Tortoise struggles to open eyes

TheLastGreen

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It sounds bad, but Sunny is doing great! A few times I have seen him not immediately opening his eyes up when I pick him up to soak, sometimes both eyes take long to open, or just one. Any advice? (Also I use an incandecent bulb 20211202 200944 20211202 200953 20211202 201207 20211202 201639 20211202 201615
 

TheLastGreen

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Yup, I dont even use the CHE, because temps stay between 27-32C.
So the other culprit could either be too dry substrate or lack in vitamin A
 

TheLastGreen

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@ZEROPILOT I think it was too dry of a substrate, the orchid bark was too dry, I spray the enclosure as much as possible now, and his eyes opened almost immediately
(I'm also adding butternut squash and green lettuce to his diet to ensure he has enough vitiman A) 20211204 104530
 

maggie3fan

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Yup, I dont even use the CHE, because temps stay between 27-32C.
So the other culprit could either be too dry substrate or lack in vitamin A
That's about 80 degrees...Tortoises need to have their insides at about 85 degrees or they can't digest their food. It might have been the lack of humidity, I think temps and quality of light are wrong.
 
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TheLastGreen

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Just measured now beneath basking is
Basking: 32C/89F
Humid hide: 28C/82.4F
Cool end: 29C/84.2F
Lighting: Incandecent
Night temps: Lowest 24C/77F
Diet: Mushroom (staple)
Butternut squash
Green lettuce
Earthworms
Humidity: 80%

This is the rundown of my setup. I thought this was correct for a (zombensis) hingeback?
What light would you recommend?
 

TeamZissou

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Just measured now beneath basking is
Basking: 32C/89F
Humid hide: 28C/82.4F
Cool end: 29C/84.2F
Lighting: Incandecent
Night temps: Lowest 24C/77F
Diet: Mushroom (staple)
Butternut squash
Green lettuce
Earthworms
Humidity: 80%

This is the rundown of my setup. I thought this was correct for a (zombensis) hingeback?
What light would you recommend?

I wouldn't say that I'm knowledgeable on kinixys; it's probably the genus that I know the least about.

It would be nice if we had a few more detailed care sheets for different hingebacks, but it seems the main one is for K. b. nogueyi. This recommends more greens than you are currently feeding, granted that they are from different regions. I would be surprised if they need less than 50:50 of greens to something else (mushrooms or fruit, or protein). The main genus that you read about eating a lot of mushrooms are pyxis from Madagascar. This may also be the recommendation for SA hingebacks but I am not sure.


Your tortoise's eyes don't look super swollen or anything, so there may not be much cause for concern. Low vitamin A is mainly a problem in aquatic and semi-aquatic turtles, and is rarely seen in tortoises. That said, you could run into problems if you don't feed greens. Two options to avoid vitamin A problems are 1) feeding more greens so that your tortoise can synthesize its own vitamin A, and 2) give Rep Cal Herptivite supplement a couple times a week. I would avoid all other supplements because they often contain way too much preformed vitamin A (retinyl acetate) which can cause vitamin A overdose rather than low vitamin A, especially for small tortoises. Herptivite is the best because it does not contain preformed vitamin A instead favoring beta carotene, which doesn't cause an overdose.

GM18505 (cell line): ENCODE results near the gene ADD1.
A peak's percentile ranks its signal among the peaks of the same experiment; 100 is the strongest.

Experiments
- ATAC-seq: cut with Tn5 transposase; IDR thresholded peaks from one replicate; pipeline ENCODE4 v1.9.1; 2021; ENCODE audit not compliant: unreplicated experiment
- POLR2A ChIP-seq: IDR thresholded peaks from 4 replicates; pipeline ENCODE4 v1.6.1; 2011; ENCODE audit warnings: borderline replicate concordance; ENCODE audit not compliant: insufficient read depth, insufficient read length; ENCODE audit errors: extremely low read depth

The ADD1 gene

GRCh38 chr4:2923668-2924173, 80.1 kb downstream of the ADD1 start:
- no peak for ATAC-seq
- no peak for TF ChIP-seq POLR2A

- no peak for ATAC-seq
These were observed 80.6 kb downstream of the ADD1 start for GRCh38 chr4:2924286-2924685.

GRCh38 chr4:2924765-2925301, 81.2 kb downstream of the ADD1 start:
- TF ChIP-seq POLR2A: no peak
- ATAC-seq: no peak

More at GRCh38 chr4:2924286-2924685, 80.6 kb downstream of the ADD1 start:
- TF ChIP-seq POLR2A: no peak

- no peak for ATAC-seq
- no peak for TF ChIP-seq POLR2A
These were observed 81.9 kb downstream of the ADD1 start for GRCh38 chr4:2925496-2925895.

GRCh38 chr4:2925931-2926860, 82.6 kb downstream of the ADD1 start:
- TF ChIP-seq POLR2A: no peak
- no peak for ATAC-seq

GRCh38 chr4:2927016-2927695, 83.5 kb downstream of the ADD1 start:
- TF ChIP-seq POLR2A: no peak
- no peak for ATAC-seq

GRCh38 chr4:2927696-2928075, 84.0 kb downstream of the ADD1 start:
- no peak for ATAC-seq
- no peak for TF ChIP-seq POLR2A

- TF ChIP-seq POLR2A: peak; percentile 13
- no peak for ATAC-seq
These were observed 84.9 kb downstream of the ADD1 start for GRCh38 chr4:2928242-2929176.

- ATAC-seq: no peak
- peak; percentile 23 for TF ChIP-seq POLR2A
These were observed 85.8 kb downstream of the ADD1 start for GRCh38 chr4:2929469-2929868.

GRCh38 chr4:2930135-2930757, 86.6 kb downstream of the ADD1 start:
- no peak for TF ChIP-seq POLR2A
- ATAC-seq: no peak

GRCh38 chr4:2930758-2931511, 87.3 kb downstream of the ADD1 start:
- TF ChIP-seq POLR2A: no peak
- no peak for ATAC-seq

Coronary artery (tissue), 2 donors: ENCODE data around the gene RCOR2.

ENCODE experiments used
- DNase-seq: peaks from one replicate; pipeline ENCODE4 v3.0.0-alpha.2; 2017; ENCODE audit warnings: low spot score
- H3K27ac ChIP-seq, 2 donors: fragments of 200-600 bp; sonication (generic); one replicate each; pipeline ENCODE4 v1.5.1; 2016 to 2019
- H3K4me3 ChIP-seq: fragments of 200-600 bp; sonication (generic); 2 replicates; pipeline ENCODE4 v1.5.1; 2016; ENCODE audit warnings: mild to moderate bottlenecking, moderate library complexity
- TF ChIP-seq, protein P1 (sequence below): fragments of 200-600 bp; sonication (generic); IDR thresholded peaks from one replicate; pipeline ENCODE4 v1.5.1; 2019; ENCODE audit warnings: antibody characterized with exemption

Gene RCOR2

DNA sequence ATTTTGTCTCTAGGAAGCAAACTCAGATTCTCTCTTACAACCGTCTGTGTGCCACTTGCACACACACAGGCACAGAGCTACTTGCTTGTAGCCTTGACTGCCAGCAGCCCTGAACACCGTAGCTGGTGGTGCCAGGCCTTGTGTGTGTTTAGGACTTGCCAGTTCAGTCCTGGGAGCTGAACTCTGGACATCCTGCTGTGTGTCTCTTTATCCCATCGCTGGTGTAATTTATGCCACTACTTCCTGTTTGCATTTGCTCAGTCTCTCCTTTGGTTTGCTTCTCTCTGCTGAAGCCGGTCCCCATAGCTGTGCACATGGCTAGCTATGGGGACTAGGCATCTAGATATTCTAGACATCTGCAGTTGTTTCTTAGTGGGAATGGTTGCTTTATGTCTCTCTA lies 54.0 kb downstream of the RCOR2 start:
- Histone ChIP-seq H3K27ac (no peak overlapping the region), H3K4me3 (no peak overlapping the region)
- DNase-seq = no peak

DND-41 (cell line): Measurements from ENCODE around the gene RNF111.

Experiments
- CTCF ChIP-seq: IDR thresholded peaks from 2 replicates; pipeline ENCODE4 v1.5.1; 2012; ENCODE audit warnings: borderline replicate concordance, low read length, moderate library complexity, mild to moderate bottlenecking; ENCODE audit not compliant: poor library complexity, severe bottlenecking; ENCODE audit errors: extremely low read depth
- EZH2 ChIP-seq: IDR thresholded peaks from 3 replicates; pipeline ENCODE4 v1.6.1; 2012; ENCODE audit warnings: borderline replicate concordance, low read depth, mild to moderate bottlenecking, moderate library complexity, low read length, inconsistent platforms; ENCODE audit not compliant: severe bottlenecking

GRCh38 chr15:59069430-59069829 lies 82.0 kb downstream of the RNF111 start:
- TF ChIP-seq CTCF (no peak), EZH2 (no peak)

What are you using for UV exposure? You should probably get a T5 10.0 UVB bulb and run it for 1-2 hours midday or get your tortoise outside a few times per week for some sun exposure.


Index
 

TheLastGreen

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Screenshot 20211204 201718 Samsung Notes
Also this in the blueprint so it can't be temps. I think it was substrate that was too dry, could lighting be wrong?
 

ZenHerper

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If their natural habitat in the wild has thick cover, there might be a problem with light glare and over-exposure to uvb radiation in a captive set up.

I have recommended a more heavily landscaped enclosure on a few occasions, now. ;)

This will also help improve and stabilize humidity at the surface of the substrate.
 

TheLastGreen

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Ok thanks @ZenHerper , these buggers live beneath dense shrubbery, so I'll try to get more plants. As for Uvb, I don't use a bulb, I take him outside, but I don't think enough, so I'll try increasing that too
 

ZEROPILOT

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Just measured now beneath basking is
Basking: 32C/89F
Humid hide: 28C/82.4F
Cool end: 29C/84.2F
Lighting: Incandecent
Night temps: Lowest 24C/77F
Diet: Mushroom (staple)
Butternut squash
Green lettuce
Earthworms
Humidity: 80%

This is the rundown of my setup. I thought this was correct for a (zombensis) hingeback?
What light would you recommend?
That's a very restricted diet.
Redfoot can eats hundreds of things. Things that would kill some other species, like up to 60% fruit.
You should get more variety in there. Take advantage of that great part of keeping a RF.
As for the humidity, pouring a little water into the corners of the enclosure and letting it evaporate from the Orchid bark will provide the high humidity.
Misting isn't going to provide a constant humidity. And it's a pain in the rear also.
 
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